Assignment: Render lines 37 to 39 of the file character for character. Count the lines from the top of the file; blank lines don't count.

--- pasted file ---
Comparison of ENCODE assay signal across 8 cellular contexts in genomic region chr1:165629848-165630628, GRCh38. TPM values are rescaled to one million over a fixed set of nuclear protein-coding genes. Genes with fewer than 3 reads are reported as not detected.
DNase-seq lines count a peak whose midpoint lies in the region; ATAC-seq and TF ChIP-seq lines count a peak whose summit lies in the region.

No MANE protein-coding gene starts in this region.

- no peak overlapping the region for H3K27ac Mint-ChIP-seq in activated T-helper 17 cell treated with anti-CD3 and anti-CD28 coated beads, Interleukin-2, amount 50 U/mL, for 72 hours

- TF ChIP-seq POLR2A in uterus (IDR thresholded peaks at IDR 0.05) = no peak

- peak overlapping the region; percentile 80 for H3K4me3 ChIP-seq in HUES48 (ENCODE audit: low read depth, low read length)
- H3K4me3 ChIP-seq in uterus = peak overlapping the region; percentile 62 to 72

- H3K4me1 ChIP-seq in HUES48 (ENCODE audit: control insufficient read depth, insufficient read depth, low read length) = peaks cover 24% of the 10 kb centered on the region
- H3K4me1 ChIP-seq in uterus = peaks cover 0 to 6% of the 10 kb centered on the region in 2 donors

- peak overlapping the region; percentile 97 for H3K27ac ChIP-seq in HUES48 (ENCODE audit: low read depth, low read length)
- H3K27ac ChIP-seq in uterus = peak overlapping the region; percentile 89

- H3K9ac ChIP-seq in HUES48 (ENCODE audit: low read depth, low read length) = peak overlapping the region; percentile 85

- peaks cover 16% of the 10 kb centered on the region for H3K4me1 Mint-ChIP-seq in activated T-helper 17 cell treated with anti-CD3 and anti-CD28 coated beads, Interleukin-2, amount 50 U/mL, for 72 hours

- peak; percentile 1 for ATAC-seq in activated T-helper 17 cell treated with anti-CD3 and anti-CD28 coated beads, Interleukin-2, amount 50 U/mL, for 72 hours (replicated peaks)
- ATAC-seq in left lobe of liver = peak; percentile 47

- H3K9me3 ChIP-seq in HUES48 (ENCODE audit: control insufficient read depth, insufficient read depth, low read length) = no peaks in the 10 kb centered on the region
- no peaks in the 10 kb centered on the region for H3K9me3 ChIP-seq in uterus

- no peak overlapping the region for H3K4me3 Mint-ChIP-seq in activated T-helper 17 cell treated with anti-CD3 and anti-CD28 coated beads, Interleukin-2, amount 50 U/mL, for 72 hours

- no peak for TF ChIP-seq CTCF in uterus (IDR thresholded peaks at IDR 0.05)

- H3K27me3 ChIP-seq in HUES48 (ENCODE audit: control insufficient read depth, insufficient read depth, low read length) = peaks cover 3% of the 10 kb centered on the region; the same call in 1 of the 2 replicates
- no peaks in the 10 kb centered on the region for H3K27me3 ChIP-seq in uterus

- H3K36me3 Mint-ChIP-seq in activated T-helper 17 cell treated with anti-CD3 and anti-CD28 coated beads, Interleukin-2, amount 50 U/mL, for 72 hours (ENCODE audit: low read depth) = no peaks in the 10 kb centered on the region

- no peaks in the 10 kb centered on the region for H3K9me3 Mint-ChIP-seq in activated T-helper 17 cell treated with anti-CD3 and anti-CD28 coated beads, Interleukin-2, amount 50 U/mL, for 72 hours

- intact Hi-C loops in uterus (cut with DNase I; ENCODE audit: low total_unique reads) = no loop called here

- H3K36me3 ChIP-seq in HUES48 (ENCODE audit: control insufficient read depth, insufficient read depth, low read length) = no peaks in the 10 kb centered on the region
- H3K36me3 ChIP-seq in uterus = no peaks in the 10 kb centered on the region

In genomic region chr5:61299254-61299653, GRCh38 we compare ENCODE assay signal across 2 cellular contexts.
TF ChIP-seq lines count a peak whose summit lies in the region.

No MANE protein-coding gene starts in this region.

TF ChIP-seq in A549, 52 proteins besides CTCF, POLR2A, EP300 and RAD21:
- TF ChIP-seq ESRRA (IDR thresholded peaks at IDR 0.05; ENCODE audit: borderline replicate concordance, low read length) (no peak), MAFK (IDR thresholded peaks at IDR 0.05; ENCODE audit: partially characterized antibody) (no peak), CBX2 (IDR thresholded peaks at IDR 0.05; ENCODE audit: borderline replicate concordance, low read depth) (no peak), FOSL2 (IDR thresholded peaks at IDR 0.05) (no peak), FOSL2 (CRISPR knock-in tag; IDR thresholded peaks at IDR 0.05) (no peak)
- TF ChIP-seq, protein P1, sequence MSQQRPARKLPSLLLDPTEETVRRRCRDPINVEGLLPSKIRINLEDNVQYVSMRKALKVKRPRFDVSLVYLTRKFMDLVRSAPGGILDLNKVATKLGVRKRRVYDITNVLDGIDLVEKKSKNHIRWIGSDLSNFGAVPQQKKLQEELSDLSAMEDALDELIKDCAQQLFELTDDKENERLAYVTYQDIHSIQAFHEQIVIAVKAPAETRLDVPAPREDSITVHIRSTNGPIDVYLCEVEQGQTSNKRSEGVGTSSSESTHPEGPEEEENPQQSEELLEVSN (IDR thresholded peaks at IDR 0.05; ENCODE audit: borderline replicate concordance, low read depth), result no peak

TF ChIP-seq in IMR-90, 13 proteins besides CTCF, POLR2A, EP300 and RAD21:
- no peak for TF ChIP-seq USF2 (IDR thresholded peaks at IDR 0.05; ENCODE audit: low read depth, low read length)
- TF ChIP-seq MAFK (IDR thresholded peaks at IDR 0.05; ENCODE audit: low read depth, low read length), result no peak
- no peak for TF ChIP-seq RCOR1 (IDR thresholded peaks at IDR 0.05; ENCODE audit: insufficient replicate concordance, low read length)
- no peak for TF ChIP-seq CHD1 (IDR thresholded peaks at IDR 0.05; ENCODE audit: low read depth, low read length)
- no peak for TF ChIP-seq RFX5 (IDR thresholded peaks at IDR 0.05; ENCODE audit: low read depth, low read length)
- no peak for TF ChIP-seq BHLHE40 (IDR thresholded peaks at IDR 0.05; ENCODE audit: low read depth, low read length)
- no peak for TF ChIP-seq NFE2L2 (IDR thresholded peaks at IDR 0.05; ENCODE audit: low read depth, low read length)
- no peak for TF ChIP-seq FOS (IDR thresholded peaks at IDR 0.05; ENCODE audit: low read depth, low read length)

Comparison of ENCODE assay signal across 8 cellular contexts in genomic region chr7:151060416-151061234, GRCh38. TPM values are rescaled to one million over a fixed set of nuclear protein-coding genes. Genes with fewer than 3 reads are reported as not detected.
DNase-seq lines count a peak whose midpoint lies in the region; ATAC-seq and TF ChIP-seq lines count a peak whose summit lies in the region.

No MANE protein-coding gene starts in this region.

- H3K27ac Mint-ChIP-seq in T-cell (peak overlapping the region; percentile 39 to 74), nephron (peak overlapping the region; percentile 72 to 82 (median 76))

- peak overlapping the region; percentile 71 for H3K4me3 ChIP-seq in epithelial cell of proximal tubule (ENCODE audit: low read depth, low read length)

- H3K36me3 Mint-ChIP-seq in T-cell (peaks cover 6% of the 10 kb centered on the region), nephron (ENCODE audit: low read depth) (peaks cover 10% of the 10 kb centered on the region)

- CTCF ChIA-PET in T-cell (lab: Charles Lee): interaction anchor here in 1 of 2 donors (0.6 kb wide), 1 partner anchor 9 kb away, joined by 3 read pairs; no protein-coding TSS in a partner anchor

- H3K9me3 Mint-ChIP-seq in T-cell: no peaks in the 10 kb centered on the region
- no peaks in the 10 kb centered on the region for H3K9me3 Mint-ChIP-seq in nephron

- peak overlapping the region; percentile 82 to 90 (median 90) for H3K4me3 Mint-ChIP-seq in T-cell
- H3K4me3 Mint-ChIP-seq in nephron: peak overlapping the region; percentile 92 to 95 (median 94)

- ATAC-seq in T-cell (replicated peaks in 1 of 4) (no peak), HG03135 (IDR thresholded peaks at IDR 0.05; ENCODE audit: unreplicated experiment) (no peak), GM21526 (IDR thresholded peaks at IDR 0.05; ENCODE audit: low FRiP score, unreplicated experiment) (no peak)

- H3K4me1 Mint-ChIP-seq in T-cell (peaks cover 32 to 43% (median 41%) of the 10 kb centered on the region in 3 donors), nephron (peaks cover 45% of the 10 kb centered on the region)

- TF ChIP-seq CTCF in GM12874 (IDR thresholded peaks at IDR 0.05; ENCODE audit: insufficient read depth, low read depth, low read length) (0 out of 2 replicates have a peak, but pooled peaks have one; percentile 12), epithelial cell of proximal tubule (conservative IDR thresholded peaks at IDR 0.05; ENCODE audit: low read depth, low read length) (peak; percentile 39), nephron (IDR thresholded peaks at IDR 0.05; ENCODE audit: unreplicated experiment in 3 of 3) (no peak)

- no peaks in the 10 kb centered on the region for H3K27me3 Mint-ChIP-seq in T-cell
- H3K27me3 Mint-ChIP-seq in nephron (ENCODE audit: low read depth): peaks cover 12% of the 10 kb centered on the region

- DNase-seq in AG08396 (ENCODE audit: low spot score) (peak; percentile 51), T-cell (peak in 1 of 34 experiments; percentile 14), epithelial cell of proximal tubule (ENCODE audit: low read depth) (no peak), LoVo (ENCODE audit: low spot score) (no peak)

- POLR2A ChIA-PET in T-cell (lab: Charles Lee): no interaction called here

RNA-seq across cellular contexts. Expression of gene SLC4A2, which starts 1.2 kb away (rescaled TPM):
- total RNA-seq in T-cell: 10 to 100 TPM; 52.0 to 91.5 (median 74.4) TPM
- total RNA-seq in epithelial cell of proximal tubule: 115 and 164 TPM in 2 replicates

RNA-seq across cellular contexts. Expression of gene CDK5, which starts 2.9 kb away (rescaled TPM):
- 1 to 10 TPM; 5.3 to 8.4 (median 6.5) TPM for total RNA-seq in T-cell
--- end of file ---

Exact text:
- no peak for TF ChIP-seq CHD1 (IDR thresholded peaks at IDR 0.05; ENCODE audit: low read depth, low read length)
- no peak for TF ChIP-seq RFX5 (IDR thresholded peaks at IDR 0.05; ENCODE audit: low read depth, low read length)
- no peak for TF ChIP-seq BHLHE40 (IDR thresholded peaks at IDR 0.05; ENCODE audit: low read depth, low read length)